If these walls could break: Mike Parr’s On Manus Island

On the train out to Campbelltown to see Mike Parr’s latest performance, I happened to be reading Richard Flanagan’s Does Writing Matter. In this essay the Tasmanian author challenges notions of a national literature. Borges and Baldwin, in their universality, may be considered Tasmanian. And amidst the ‘debased, misused’ language that fills our current political climate, is a trove of stories – a sort of flash fiction, but real – that Flanagan names ‘truly Australian’. It is the redacted manuscript of the Nauru files: 2000 leaked reports from the Australian offshore ‘processing’ centre, published on the Guardian website. The abuses tabled therein are horrifying.

Entry by Tranquilisation Only, Parr’s exhibition at Campbelltown, was a triumph of simplicity. In each gallery were plywood walls almost ceiling height, with nothing more than narrow passageways around their perimeter. Wandering along them, disorientation was quick, despite the consistent logic of the installation. Excluded from the plywood rooms, we may have thought of Parr’s earlier works, such as 2001’s Water from the Mouth, and imagined the artist within, under duress. Any minute now, we would come across an aperture through which to see. But the fact that the artist was performing tonight precluded this. All we had were these rooms within rooms, the walls relentless, conjuring the actual prison in the title. The exhibition was up for two months, attracting a long article in the Murdoch-owned local paper wherein the journalist did her best to create controversy – high praise in a sense for a conceptual artist. Within this exhibition, Parr’s performance, On Manus Island, took place over two nights before its end.

Parr appeared and sat before us to have his blood taken; the procedure filmed as usual by Gotaro Uematsu. The blood did not flow easily and several shunts were necessary; the amount taken ample, challenging squeamish viewers. The blood was then decanted into a steel tray. Parr stood, placed his hand in it, then made a bloody print at the entrance.

Then he entered the maze of rooms, followed by his videographer. As he disappeared, as eerily as into Hanging Rock, our attention turned to the live feed. We saw the artist at each corner inside the installation make handprints with his blood, only marking the white walls, never the ply. The blood’s coagulation rendered this simple process messy and unpredictable, gobs sometimes falling to the floor. Parr emerged at the adjacent corner before disappearing into the next gallery to continue diligently placing bloody handprints at every corner.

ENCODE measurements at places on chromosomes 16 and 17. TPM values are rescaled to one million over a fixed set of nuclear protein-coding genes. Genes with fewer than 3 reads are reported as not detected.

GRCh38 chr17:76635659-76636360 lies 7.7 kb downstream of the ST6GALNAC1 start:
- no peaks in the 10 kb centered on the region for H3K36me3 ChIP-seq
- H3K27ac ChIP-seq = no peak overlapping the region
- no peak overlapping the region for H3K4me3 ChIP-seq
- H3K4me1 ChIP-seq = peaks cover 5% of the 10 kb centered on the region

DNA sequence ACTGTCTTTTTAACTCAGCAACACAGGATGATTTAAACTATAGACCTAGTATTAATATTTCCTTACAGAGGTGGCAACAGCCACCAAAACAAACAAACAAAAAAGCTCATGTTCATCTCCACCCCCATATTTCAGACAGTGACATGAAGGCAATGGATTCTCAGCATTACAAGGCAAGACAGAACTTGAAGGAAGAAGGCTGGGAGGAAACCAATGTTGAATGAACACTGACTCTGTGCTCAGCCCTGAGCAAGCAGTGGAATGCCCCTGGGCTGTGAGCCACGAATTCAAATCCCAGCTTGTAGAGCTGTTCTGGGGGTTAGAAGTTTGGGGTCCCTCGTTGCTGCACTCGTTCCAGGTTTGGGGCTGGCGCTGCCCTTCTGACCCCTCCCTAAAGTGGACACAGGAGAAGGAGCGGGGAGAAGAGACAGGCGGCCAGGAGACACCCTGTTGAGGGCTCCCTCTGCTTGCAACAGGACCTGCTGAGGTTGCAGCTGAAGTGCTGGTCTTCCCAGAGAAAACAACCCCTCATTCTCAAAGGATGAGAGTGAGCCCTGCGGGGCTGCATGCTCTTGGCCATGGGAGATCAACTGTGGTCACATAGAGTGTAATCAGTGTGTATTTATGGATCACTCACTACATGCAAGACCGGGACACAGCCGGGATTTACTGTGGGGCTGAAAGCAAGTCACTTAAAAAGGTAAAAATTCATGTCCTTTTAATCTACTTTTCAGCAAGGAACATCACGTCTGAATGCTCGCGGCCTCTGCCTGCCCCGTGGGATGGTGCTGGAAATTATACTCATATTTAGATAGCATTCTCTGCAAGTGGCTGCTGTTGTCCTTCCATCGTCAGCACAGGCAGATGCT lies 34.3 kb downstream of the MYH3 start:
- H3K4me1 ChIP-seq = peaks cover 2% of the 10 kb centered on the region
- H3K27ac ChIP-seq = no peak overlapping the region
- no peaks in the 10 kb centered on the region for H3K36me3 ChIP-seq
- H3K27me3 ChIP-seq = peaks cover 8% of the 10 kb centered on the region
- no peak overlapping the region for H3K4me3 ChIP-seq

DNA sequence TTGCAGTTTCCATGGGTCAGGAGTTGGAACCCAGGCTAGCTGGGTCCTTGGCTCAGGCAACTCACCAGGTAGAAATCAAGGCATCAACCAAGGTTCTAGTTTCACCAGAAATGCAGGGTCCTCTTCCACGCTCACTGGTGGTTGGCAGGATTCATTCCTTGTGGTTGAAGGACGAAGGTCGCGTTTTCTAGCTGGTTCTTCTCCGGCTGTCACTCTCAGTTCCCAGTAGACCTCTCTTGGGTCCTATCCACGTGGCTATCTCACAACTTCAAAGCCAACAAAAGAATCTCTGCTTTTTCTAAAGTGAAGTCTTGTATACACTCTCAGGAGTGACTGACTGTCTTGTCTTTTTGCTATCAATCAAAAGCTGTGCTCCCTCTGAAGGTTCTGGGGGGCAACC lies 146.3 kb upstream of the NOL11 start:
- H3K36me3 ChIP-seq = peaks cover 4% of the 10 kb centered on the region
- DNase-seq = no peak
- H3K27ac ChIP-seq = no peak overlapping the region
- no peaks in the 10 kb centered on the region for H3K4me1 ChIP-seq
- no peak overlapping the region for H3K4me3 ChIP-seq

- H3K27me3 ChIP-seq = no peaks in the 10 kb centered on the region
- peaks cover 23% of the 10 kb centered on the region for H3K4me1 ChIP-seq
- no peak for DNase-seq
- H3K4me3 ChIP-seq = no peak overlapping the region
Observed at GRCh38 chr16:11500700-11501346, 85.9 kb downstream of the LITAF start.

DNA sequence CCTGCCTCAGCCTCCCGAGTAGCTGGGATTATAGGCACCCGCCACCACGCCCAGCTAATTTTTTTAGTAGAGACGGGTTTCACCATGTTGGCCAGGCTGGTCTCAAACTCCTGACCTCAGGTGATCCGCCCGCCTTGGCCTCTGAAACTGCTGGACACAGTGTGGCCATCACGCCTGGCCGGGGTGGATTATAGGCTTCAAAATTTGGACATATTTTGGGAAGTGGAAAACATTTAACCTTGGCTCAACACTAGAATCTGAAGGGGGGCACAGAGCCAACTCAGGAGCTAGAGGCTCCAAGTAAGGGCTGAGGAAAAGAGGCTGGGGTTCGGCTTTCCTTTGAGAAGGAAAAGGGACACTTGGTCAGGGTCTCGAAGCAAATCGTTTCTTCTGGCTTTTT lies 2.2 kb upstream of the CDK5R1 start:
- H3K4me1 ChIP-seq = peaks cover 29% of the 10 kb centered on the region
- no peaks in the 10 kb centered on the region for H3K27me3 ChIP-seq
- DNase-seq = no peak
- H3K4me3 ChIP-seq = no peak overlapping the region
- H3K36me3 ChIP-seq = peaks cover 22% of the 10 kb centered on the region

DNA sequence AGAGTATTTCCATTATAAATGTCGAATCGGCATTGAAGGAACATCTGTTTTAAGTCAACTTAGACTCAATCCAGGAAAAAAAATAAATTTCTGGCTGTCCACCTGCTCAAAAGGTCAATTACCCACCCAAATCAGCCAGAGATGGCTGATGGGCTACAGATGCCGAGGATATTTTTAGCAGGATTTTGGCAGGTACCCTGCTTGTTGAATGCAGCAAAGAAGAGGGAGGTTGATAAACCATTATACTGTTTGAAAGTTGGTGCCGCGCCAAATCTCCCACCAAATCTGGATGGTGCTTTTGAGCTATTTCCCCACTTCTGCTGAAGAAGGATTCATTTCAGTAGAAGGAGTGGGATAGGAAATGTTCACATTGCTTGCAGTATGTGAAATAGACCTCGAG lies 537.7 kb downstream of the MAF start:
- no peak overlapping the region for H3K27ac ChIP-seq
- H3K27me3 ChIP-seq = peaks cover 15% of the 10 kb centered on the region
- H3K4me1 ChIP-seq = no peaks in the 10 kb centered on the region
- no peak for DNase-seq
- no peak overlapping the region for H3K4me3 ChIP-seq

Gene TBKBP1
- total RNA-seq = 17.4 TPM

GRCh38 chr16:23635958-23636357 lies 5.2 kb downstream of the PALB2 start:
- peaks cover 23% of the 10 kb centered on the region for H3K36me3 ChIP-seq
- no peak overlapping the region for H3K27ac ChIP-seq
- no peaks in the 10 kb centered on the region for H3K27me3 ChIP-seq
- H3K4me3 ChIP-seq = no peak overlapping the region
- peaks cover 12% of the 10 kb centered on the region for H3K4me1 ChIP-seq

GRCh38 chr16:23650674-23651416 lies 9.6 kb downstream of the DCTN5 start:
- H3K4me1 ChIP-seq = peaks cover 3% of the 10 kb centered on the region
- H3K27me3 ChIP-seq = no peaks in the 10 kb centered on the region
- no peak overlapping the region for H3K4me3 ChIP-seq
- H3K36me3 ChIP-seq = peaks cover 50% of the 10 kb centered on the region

Parr has used video for decades, and whilst live feed may seem overly explicit with procedures such as blood taking, its use in this performance was a great example of his lightness of touch. It was easy to miss his actual emergence from each gallery, so fixed were we on the live feed: just as we miss so much actual atrocity despite being surrounded by imagery of it.

Parr’s language games played out in the form of ironic titles on the exhibition cards. Entry by Tranquilisation Only, The Bride Eats Nothing But Herself, Yves Klein Falls Over His Own Feet, An On Kawara Telegram … On the face of it, references to conceptual art; perhaps also linguistic obfuscation mirroring our government’s cover-ups of what is really happening in the detention camps.

We remain locked out of the camps as assuredly as refugees are locked in. We don’t know the full extent of the horrors but the leaked reports should leave us in no doubt. This is our Belsen. On Manus Island paid homage to this terrible chapter in Australian history with grave dignity.

Michael D’Agostino has curated two great exhibitions in a row, counting the earlier With Secrecy and Dispatch that paid tribute to NSW massacres with extraordinary depth and sophistication. Currently the best art in Sydney seems to be happening in our huge, varied western suburbs – certainly that’s where most of the funding is – so I was struck by the fact that On Manus Island was not advertised on Campbelltown Arts Centre’s facebook event page, as opposed to the closing event the following night. Updates employing the various titles occurred almost daily – why no announcement to the general public about On Manus Island? The gallery’s invitation-only email notification limited the audience. That a Mike Parr performance received so little publicity took this reviewer back to one of the salient questions of the performance itself: why don’t we know more?

A queue out the door was deserved. As it was, the small crowd was unanimously moved.


Image: pixabay

Fiona McGregor

Fiona McGregor has published five books, the most recent of which Indelible Ink won Age Book of the Year. She has shown her performance art internationally. She is an active volunteer for Unharm, an organisation devoted to drug law reform.   fionamcgregor.com

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